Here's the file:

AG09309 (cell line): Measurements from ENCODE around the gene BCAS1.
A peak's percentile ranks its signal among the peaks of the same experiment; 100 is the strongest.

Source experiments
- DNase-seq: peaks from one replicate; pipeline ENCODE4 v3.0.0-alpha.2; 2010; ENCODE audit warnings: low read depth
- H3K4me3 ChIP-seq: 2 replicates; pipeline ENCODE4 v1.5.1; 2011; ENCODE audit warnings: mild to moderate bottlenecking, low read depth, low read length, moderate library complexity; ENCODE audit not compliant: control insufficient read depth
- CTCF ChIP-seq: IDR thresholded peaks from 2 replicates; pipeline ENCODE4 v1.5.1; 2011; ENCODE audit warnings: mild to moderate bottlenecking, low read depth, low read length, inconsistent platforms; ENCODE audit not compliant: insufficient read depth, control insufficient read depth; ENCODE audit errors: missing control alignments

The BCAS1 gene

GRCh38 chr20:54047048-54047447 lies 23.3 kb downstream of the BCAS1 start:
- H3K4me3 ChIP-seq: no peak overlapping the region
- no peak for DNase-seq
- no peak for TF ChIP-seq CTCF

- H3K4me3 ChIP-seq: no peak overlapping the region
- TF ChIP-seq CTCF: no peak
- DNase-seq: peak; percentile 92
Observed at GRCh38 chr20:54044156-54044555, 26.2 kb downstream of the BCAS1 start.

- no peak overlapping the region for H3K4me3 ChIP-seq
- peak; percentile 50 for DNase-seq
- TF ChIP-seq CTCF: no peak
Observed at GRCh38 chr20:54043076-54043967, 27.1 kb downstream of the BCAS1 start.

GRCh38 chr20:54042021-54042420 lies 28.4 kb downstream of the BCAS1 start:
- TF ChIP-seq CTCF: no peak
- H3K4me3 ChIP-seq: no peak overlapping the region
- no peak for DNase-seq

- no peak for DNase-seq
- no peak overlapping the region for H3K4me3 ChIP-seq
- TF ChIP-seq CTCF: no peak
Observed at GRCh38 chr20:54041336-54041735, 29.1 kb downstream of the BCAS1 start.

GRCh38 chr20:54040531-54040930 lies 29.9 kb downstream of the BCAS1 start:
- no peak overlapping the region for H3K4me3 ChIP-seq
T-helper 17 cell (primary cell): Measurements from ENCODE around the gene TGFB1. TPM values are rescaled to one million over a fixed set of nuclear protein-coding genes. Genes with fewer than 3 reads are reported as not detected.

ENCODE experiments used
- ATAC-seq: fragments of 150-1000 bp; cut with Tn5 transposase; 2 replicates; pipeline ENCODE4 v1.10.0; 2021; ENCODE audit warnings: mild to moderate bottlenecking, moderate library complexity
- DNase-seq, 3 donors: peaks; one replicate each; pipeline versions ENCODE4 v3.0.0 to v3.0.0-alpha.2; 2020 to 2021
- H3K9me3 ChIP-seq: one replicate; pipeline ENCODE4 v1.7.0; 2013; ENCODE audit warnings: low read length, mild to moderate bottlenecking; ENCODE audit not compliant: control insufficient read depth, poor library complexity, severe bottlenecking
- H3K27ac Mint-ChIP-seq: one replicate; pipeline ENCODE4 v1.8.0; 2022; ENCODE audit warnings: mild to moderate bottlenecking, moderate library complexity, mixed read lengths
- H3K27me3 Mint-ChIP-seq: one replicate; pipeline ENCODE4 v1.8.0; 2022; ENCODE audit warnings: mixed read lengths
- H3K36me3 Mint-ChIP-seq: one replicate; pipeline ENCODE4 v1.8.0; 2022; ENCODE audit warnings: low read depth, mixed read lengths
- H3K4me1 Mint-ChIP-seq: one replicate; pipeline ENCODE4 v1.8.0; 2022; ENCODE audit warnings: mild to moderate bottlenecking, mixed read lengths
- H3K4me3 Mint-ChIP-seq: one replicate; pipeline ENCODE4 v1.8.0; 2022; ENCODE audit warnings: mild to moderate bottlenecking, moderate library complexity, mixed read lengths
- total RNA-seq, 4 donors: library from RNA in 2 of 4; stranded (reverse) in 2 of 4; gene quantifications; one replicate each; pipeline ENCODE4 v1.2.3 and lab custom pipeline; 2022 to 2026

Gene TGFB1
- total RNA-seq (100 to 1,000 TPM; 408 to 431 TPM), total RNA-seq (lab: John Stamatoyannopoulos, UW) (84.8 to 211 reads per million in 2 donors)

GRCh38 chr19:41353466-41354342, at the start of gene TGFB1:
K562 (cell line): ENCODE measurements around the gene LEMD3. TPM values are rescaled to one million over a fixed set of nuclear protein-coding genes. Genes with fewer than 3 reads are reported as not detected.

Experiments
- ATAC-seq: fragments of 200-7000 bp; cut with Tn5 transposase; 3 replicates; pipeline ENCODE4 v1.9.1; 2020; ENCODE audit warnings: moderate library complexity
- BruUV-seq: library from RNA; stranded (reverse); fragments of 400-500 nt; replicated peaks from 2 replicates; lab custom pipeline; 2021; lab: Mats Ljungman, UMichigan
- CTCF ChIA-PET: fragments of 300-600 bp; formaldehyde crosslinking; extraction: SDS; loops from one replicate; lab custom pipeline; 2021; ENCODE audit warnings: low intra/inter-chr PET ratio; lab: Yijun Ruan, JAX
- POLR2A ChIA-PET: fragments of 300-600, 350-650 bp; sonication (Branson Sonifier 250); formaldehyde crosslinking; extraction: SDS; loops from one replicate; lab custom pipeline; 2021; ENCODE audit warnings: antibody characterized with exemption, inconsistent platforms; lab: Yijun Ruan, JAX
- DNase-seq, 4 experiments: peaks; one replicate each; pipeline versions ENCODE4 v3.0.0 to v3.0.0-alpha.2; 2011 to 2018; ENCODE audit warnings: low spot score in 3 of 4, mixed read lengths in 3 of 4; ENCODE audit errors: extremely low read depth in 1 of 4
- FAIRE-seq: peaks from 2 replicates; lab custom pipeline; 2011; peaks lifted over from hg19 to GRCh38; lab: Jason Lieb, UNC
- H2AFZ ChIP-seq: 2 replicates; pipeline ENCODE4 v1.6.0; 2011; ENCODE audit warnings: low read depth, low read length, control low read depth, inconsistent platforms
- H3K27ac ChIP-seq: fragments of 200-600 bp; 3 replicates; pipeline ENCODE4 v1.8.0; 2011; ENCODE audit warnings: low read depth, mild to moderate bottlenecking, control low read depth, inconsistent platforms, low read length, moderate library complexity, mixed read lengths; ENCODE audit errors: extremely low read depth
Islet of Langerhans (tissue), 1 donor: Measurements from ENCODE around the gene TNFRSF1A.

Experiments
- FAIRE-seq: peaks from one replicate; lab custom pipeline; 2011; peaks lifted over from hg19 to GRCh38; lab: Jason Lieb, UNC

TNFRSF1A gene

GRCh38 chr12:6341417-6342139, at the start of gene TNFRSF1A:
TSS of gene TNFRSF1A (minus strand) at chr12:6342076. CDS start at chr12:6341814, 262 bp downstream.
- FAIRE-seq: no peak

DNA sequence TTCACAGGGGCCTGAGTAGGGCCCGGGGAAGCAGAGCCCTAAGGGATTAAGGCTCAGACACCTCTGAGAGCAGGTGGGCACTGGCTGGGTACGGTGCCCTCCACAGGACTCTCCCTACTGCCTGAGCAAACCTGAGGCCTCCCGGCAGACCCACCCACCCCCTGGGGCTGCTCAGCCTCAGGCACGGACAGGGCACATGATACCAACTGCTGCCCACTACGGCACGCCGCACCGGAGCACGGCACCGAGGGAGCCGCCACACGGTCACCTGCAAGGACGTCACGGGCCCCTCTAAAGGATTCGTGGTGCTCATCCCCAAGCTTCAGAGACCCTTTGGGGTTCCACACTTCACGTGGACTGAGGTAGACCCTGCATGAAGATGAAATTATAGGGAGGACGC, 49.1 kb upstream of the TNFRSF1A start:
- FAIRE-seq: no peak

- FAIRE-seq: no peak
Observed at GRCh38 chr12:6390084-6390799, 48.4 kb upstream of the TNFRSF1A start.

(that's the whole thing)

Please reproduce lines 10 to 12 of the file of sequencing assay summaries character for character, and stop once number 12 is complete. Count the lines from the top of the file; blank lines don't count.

- no peak for DNase-seq
- no peak for TF ChIP-seq CTCF

- H3K4me3 ChIP-seq: no peak overlapping the region